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North Carolina Law Review Association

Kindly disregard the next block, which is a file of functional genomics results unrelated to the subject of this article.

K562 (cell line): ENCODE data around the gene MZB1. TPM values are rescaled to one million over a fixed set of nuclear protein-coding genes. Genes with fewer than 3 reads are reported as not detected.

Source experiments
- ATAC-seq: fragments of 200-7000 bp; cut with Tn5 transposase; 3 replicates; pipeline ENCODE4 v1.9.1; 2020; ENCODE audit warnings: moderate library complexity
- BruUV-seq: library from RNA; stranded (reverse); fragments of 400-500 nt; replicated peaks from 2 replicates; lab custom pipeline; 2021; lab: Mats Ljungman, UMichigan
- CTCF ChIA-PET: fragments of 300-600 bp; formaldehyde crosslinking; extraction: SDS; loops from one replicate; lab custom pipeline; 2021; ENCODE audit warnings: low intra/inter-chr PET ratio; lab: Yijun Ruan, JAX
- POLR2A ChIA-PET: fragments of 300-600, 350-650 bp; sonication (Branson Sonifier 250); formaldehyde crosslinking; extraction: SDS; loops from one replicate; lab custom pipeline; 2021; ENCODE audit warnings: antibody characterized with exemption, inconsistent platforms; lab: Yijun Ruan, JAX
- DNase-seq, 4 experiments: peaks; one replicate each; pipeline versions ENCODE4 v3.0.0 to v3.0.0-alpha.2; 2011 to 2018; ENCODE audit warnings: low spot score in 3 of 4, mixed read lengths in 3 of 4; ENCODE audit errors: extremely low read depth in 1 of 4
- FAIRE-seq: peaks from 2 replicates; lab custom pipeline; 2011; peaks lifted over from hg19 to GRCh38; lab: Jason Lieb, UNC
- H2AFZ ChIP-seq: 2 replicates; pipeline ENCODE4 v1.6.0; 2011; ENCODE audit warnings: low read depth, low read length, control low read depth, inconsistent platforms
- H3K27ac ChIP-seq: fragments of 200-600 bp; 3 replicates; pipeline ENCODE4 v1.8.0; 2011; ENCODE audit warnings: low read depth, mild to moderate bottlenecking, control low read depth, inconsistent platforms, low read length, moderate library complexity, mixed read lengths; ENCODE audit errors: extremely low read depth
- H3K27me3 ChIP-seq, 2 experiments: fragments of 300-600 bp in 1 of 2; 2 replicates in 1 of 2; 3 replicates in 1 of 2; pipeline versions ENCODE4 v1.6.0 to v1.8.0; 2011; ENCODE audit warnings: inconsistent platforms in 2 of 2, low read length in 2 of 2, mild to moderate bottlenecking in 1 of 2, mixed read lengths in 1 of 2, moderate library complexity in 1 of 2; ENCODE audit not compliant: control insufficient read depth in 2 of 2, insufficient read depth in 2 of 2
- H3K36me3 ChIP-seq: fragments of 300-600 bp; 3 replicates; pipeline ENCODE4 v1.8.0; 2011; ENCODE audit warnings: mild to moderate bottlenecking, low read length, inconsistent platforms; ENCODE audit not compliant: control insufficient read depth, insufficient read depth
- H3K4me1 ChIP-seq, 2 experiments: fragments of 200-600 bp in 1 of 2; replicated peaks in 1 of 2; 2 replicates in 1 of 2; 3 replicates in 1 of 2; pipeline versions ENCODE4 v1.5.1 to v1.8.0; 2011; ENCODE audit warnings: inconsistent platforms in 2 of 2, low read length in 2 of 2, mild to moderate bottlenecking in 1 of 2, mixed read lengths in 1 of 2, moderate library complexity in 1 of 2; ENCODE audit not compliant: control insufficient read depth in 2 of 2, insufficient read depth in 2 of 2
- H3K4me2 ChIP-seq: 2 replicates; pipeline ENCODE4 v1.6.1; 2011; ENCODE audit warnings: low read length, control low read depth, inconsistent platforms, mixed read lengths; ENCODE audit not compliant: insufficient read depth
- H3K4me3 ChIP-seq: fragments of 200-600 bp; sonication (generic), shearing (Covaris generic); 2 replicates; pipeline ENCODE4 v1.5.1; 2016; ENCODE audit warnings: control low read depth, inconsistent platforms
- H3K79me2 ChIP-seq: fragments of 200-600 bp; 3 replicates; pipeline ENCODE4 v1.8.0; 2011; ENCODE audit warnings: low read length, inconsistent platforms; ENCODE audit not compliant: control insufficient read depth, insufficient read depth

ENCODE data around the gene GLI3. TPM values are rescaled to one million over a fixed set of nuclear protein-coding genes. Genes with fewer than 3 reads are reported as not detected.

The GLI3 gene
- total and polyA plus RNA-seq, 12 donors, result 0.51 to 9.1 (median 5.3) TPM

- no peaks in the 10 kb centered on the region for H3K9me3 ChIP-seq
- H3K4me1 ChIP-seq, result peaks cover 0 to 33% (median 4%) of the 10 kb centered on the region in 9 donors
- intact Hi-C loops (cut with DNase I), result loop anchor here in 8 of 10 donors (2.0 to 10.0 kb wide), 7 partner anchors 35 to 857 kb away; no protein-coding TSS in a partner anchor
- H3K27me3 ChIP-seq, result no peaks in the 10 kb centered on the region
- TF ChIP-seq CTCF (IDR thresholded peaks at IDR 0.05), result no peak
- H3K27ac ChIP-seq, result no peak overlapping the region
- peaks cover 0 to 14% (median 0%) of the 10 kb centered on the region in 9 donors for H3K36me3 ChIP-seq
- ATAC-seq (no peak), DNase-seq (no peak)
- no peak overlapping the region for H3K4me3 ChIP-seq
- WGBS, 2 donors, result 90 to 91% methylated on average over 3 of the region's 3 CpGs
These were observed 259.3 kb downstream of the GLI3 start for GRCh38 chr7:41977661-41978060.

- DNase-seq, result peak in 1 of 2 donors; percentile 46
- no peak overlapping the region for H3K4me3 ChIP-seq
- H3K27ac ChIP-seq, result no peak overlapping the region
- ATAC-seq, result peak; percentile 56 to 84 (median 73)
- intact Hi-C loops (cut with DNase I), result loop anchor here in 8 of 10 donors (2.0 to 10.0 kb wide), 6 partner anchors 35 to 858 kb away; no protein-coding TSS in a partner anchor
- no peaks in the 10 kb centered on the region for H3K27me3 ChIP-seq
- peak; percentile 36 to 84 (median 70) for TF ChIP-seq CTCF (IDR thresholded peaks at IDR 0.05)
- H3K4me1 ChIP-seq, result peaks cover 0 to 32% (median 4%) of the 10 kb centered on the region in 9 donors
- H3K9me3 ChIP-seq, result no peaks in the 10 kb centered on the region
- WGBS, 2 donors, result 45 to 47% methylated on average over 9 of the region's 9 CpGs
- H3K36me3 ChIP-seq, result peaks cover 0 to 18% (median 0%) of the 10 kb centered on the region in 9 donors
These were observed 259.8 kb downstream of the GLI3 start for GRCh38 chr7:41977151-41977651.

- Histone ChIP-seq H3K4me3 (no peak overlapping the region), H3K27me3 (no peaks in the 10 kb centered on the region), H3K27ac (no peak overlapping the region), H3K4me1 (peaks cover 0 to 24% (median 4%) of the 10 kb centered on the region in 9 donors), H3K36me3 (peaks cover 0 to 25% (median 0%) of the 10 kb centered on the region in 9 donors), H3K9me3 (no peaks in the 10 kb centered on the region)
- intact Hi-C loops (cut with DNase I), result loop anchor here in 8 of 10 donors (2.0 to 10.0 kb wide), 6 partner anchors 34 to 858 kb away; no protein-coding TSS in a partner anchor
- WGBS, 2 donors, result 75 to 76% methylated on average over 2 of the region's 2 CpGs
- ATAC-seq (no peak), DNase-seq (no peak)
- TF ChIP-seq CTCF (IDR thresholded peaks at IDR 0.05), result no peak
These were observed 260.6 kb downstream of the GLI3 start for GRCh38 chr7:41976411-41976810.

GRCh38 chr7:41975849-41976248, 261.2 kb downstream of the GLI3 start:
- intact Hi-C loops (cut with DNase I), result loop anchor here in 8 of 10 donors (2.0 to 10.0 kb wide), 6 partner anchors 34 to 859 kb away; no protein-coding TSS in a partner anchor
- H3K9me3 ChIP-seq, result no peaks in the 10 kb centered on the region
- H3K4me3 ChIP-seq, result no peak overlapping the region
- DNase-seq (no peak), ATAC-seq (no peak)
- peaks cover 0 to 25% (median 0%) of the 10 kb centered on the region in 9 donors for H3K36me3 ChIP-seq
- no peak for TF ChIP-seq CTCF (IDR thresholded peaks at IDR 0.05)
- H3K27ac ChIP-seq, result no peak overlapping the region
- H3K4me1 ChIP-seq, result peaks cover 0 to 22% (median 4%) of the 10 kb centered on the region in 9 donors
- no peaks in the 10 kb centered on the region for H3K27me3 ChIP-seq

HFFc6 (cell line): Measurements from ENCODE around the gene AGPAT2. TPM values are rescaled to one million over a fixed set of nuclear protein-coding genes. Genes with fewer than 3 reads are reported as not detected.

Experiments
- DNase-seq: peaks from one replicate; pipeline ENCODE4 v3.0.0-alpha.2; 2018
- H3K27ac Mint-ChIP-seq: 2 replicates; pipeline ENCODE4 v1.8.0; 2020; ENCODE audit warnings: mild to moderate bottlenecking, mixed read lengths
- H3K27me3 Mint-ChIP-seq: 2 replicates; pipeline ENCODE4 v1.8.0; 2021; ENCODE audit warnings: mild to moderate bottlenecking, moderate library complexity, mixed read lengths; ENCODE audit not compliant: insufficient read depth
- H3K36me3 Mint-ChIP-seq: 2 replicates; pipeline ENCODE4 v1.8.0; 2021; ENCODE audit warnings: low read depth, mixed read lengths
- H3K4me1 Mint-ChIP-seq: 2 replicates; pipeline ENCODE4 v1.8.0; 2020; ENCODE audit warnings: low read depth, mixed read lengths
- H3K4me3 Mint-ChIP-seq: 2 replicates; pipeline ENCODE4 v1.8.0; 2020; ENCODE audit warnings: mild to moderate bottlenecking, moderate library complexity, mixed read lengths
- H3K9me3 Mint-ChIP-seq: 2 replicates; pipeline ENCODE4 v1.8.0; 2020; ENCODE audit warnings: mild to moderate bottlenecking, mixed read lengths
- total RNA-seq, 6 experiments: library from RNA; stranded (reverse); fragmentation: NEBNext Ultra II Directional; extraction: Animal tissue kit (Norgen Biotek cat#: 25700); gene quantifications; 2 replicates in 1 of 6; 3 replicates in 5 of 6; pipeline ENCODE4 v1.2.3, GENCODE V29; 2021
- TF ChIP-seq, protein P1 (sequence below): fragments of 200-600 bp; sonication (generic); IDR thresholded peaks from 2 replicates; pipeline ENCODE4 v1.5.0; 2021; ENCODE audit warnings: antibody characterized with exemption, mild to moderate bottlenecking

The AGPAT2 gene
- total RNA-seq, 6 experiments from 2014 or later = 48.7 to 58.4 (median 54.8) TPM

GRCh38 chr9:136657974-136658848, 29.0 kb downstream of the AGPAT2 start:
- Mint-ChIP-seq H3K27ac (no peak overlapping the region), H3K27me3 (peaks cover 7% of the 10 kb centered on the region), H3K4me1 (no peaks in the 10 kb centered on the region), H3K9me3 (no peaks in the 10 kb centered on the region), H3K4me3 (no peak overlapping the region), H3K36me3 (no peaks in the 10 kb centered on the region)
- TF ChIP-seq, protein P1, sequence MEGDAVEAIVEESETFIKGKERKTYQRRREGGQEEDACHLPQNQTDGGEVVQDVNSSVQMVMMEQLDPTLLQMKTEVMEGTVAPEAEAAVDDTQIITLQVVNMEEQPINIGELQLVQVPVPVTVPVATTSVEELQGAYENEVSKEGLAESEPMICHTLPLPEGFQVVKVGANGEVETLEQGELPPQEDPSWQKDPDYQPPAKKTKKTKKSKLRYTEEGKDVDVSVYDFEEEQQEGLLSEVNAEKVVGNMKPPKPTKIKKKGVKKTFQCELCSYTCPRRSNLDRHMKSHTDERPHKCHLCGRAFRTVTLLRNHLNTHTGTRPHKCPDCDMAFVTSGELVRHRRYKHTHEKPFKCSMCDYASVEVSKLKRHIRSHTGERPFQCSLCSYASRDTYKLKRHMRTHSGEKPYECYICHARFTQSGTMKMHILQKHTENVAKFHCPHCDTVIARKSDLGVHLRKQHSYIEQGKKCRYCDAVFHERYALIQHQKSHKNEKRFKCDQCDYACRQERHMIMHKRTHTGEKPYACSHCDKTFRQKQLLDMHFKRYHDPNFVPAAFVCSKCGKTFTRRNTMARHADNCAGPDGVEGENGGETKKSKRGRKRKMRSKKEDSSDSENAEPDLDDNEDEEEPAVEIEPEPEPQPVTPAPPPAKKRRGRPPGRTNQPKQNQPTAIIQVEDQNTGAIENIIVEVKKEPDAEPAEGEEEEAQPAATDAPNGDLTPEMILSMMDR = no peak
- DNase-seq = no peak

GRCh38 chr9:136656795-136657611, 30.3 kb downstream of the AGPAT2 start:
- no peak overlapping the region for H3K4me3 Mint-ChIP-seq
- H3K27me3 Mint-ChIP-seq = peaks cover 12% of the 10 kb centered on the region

Presidential transition periods are times of uncertainty and contradiction. The outgoing president retains all the formal legal powers of the presidency, yet his last electoral success is four years removed and his political capital is at low ebb. Further complicating the matter is that the transition agendas of the two presidents are unlikely to be aligned. Even if both presidents are from the same political party, their goals in the transition period may be widely disparate. The outgoing president will be concerned with preserving his legacy. The incoming president, on the other hand, will be focused on beginning her own initiatives. When the incoming and outgoing presidents are from opposing political parties the conflicts during the transition period may be even more acute. The outgoing president will want to protect his policies or accomplishments from being reversed or undermined and may also want to create obstacles to prevent his successor from too quickly achieving political and policy success. The incoming president, in turn, may desire to expeditiously reverse the policies of the previous president and may choose to tarnish the record of her predecessor in order to weaken any remaining support for his programs. Not surprisingly, then, presidential transitions have historically followed no consistent pattern. This article investigates whether there are the legal principles that guide the conduct of the president during presidential transitions and, if so, how far those obligations extend. We introduce the issue by reviewing the procedures for selecting and inaugurating the president and by canvassing the historical record as to how transitions have previously been accomplished. We then discusses whether Constitutional provisions such as the Take Care Clause, the Oath Clause, and the Term Clauses and/or the president's implied foreign policy and national security powers confer legal duties on the president with respect to transition. We conclude that presidential transitions impose some constitutional obligations upon the president but that outside the area of foreign policy, the extent of those obligations are relatively limited. We suggest that the outgoing president must offer sufficient briefings and assistance to assure that the new president is able and prepared to execute her powers from the first day in office. We contend, however, that the outgoing president is under no obligation to implement the new president's political agenda or to end implementing his own even if the new president may be forced by the outgoing president's actions to expend her political capital to undo the previous administration's work. The Constitution does not demand that the outgoing president pave the political way for his successor.

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